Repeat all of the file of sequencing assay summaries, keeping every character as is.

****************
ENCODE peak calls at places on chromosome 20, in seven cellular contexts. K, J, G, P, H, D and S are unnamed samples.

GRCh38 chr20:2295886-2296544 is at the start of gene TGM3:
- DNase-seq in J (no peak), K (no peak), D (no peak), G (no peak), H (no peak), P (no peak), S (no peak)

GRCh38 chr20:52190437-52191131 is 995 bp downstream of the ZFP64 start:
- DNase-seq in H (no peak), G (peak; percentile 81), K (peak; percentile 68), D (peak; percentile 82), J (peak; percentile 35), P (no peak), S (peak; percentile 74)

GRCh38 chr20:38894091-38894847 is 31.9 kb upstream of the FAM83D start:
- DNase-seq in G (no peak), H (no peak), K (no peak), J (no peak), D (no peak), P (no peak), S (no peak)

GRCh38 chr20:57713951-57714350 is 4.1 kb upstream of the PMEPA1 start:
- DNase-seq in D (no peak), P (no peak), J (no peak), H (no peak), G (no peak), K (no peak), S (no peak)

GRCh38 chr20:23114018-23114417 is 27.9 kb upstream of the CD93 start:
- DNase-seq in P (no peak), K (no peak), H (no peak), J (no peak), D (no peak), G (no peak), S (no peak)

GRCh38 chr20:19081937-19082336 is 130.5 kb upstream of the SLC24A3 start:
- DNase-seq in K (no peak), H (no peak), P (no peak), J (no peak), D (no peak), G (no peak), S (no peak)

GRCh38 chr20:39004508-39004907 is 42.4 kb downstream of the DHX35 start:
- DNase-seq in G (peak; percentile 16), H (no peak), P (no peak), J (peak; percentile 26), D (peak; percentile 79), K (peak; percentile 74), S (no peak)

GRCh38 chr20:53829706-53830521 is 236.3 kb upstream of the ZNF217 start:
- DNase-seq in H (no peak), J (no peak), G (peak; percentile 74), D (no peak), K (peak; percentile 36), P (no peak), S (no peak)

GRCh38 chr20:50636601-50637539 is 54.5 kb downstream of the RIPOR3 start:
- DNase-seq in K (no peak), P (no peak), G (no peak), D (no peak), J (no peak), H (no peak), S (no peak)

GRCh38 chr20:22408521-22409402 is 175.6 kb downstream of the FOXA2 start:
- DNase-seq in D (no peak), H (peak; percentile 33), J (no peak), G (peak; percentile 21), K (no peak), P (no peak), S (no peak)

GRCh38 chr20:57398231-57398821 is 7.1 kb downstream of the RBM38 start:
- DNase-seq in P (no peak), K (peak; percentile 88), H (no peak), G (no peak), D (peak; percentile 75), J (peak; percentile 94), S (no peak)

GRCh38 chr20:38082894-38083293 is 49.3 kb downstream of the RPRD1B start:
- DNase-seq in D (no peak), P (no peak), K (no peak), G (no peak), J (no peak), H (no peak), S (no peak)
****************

ENCODE peak calls at places on chromosome 20, in seven cellular contexts. K, J, G, P, H, D and S are unnamed samples.

GRCh38 chr20:2295886-2296544 is at the start of gene TGM3:
- DNase-seq in J (no peak), K (no peak), D (no peak), G (no peak), H (no peak), P (no peak), S (no peak)

GRCh38 chr20:52190437-52191131 is 995 bp downstream of the ZFP64 start:
- DNase-seq in H (no peak), G (peak; percentile 81), K (peak; percentile 68), D (peak; percentile 82), J (peak; percentile 35), P (no peak), S (peak; percentile 74)

GRCh38 chr20:38894091-38894847 is 31.9 kb upstream of the FAM83D start:
- DNase-seq in G (no peak), H (no peak), K (no peak), J (no peak), D (no peak), P (no peak), S (no peak)

GRCh38 chr20:57713951-57714350 is 4.1 kb upstream of the PMEPA1 start:
- DNase-seq in D (no peak), P (no peak), J (no peak), H (no peak), G (no peak), K (no peak), S (no peak)

GRCh38 chr20:23114018-23114417 is 27.9 kb upstream of the CD93 start:
- DNase-seq in P (no peak), K (no peak), H (no peak), J (no peak), D (no peak), G (no peak), S (no peak)

GRCh38 chr20:19081937-19082336 is 130.5 kb upstream of the SLC24A3 start:
- DNase-seq in K (no peak), H (no peak), P (no peak), J (no peak), D (no peak), G (no peak), S (no peak)

GRCh38 chr20:39004508-39004907 is 42.4 kb downstream of the DHX35 start:
- DNase-seq in G (peak; percentile 16), H (no peak), P (no peak), J (peak; percentile 26), D (peak; percentile 79), K (peak; percentile 74), S (no peak)

GRCh38 chr20:53829706-53830521 is 236.3 kb upstream of the ZNF217 start:
- DNase-seq in H (no peak), J (no peak), G (peak; percentile 74), D (no peak), K (peak; percentile 36), P (no peak), S (no peak)

GRCh38 chr20:50636601-50637539 is 54.5 kb downstream of the RIPOR3 start:
- DNase-seq in K (no peak), P (no peak), G (no peak), D (no peak), J (no peak), H (no peak), S (no peak)

GRCh38 chr20:22408521-22409402 is 175.6 kb downstream of the FOXA2 start:
- DNase-seq in D (no peak), H (peak; percentile 33), J (no peak), G (peak; percentile 21), K (no peak), P (no peak), S (no peak)

GRCh38 chr20:57398231-57398821 is 7.1 kb downstream of the RBM38 start:
- DNase-seq in P (no peak), K (peak; percentile 88), H (no peak), G (no peak), D (peak; percentile 75), J (peak; percentile 94), S (no peak)

GRCh38 chr20:38082894-38083293 is 49.3 kb downstream of the RPRD1B start:
- DNase-seq in D (no peak), P (no peak), K (no peak), G (no peak), J (no peak), H (no peak), S (no peak)